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Thank you to the 1,400 leaders who’ve generously done the 7 questions!
I hope reading

helps you in your leadership.

 

Cheers,

Jonno White

7 Questions with Alex Pearmain
7 Questions with Alex Pearmain

Name: Alex Pearmain

Current title: Cp-Founder

Current organisation: OneFifty consultancy

Alex is a digital communications expert who bridges the world of theory and practice, to drive business outcomes. He has worked with organisations as diverse as O2, Nestle, and Mazda. He founded OneFifty 5 years ago, and they have been named in the UK's hottest startups 3 years running, and were named digital agency of the year in 2020. He lives in Oxfordshire, with his young family, and likes exercise, gardening and cooking. Activities which all depend on each other!

7 Questions with Alex Pearmain

1. What have you found most challenging as a leader of a small or medium enterprise?

Enjoying the successes. Celebrating wins matters, individually and collectively. I move straight on to the next thing. Smelling the roses is a positive, and I need to do it more.

2. How did you become a leader of an SME? Can you please briefly tell the story?

I set myself two alternative career goals when I was 25. This was one of them. I orientated my career to securing the skills I felt I needed to launch successfully.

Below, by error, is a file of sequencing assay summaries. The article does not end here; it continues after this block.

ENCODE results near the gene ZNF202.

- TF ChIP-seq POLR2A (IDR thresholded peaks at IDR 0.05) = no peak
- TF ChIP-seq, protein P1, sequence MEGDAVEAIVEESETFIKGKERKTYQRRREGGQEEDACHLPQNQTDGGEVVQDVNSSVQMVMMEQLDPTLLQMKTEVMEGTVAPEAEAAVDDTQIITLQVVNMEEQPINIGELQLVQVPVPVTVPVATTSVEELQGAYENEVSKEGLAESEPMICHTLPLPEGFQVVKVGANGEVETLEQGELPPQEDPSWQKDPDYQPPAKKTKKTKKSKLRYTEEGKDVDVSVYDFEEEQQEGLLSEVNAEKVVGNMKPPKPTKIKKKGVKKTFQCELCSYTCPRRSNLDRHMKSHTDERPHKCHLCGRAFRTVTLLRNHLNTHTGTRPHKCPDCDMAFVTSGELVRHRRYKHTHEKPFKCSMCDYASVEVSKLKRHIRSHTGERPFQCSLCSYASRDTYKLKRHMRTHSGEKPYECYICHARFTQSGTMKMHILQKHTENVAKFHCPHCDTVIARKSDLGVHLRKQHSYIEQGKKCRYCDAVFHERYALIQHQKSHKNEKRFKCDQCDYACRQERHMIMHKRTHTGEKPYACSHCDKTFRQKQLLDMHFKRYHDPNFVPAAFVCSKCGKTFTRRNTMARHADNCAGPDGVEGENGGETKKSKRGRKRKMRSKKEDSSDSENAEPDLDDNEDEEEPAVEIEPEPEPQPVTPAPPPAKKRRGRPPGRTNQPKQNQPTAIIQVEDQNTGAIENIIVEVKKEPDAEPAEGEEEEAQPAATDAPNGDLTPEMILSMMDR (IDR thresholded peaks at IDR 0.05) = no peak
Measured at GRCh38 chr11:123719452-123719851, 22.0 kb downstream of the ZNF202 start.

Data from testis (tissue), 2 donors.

3. How do you structure your work days from waking up to going to sleep?

In a dream day, when the stars align, I exercise first thing, have breakfast with my children, settle into reading through the day's content - I'm a big fan of RSS and try to handle about 400 feeds - plus the FT. Then it's into Slack, meetings and work. Exercise again at lunch, sit outside working in the afternoon, fire up the pizza oven with the kids for dinner, then have some wine, watch some sport and read a book. In a typical day about 30% of this actually occurs, but the intention is always there...

4. What's the most recent significant leadership lesson you've learned?

Being transparent is always the best course. it gives people the certainty of standing they will perform better with, and forces resolution, and improvement faster. You can go to sleep at night with a clear conscience, which I think there's a lot to be said for.

5. What's one book that has had a profound impact on your leadership so far? Can you please briefly tell the story of how that book impacted your leadership?

Chimp Paradox, by Steve Peters. If it was good enough for Bradley wiggins, it's good enough for me. We supply it to all new joiners, and it provides a common framework for everyone to discuss emotions and processing them. That shared language is a big enabler of structured conversations around the messier parts of everyday working dynamics.

6. How do you build leadership capacity in an SME?

Hard work, and creating space for people who exhibit the behaviours you believe leaders need. growing people from within the business has clear benefits around certainty of behaviours and values. It might take longer than a hiring spree, but it hopefully lasts longer too.

7. What is one meaningful story that comes to mind from your time as a leader of an SME so far?

This is one of those questions were you end up as a meme on "The state of LinkedIn"!